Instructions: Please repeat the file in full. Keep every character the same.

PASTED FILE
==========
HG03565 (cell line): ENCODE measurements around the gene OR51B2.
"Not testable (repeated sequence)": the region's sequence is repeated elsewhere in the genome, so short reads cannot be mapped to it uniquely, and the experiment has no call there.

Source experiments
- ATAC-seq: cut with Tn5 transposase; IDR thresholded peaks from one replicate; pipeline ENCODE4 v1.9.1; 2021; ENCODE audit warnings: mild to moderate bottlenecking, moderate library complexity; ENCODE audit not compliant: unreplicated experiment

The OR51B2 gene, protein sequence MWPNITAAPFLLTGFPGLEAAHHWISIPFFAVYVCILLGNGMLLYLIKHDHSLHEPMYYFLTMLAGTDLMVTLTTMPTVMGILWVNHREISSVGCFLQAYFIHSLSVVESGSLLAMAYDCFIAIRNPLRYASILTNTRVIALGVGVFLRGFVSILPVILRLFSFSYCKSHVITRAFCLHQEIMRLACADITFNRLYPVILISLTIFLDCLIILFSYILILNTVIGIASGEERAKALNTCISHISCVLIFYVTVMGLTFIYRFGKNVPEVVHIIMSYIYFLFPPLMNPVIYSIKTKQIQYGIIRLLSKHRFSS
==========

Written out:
HG03565 (cell line): ENCODE measurements around the gene OR51B2.
"Not testable (repeated sequence)": the region's sequence is repeated elsewhere in the genome, so short reads cannot be mapped to it uniquely, and the experiment has no call there.

Source experiments
- ATAC-seq: cut with Tn5 transposase; IDR thresholded peaks from one replicate; pipeline ENCODE4 v1.9.1; 2021; ENCODE audit warnings: mild to moderate bottlenecking, moderate library complexity; ENCODE audit not compliant: unreplicated experiment

The OR51B2 gene, protein sequence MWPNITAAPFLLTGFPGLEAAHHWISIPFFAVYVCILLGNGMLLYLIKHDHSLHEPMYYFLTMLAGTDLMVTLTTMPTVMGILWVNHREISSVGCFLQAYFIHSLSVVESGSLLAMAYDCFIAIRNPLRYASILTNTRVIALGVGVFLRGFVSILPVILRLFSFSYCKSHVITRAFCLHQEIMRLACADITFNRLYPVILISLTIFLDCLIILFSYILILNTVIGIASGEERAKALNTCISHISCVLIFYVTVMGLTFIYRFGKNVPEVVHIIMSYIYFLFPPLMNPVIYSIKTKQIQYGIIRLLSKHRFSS